Governmental policies in many countries are designed to boost and support entrepreneurship in peripheral regions (Lerner 2009). This paper analyzes the perceptions about entrepreneurship framework conditions (Levie & Autio 2008) at regional level in Chile. We applied one of the Global Entrepreneurship Monitor’s methodologies, the National Experts Survey, to a sample of 695 key informants in eight regions of which six are classified as peripheral. Using non-parametric statistics we compare the differences between peripheral and core-central regions. The main results indicate that peripherally located experts perceive their regions as in a worse position than centrally located entrepreneurship experts in terms of finance access and physical infrastructure. However, the results surprisingly indicate that peripheral entrepreneurship experts are more likely to perceive general policy and government programs as being more pro-entrepreneurship, and to detect more market dynamism in their regions. This research revives the debate about specific regional policies designed to foster local new business creation, and the entrepreneurial framework conditions needed at regional level for emerging regions such as in Latin America.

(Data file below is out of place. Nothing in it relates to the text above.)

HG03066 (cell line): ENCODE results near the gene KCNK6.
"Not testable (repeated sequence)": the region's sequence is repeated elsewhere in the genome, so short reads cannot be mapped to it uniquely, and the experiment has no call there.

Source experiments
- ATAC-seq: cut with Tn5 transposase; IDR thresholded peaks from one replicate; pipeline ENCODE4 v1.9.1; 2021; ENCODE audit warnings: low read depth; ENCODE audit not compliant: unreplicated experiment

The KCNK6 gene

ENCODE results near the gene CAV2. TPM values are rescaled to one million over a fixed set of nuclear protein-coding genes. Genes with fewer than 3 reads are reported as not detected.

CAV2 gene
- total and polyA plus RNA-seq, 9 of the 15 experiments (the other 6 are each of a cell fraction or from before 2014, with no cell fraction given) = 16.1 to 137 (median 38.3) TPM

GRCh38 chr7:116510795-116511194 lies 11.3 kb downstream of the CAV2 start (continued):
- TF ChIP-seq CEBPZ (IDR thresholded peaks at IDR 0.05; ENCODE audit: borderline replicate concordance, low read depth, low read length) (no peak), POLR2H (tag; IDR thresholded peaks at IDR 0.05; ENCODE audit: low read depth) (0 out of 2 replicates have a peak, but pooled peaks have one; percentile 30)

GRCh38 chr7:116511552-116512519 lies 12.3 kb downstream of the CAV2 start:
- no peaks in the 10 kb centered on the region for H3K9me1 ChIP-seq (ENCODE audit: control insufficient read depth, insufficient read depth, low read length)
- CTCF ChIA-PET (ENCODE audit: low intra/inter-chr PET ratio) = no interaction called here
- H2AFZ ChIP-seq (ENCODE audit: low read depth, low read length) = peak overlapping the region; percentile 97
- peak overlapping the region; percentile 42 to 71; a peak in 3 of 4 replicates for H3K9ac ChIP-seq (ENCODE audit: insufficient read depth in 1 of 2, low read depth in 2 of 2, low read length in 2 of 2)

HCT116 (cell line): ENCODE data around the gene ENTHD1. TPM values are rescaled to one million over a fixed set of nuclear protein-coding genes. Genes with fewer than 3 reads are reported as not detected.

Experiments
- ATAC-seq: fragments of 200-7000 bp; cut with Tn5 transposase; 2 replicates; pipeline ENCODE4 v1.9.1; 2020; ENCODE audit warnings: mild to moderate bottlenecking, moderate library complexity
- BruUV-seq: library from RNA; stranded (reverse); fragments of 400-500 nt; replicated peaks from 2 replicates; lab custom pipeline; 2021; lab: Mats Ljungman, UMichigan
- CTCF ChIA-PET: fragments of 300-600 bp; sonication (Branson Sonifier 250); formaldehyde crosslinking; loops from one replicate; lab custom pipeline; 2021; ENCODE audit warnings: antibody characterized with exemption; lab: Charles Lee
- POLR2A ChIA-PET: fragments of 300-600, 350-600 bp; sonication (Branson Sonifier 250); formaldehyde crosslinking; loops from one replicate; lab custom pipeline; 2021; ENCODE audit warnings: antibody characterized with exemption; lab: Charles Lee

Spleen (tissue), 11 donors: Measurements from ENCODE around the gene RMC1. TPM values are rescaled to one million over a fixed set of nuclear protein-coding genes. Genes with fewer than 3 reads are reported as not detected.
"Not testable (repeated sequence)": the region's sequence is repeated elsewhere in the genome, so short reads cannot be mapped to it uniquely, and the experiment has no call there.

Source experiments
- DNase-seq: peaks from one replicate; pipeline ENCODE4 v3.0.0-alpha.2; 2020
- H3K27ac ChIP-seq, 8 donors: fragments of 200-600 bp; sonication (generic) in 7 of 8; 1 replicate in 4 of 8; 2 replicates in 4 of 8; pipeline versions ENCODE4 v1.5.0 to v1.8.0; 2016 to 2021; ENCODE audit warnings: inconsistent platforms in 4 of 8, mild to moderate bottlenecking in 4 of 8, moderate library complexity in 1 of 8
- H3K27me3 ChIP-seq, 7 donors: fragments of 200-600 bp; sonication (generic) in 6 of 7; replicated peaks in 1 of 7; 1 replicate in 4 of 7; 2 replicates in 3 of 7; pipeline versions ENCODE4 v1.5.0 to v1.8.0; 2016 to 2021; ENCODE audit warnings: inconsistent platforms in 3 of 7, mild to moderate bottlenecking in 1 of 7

Amorós, José Ernesto; Felzensztein, Christian; and Gimmon, Eli
"ENTREPRENEURSHIP IN PERIPHERAL VERSUS CORE REGIONS: LESSONS FROM CHILE,"
Frontiers of Entrepreneurship Research: Vol. 30
, Article 1.
Available at: https://digitalknowledge.babson.edu/fer/vol30/iss15/1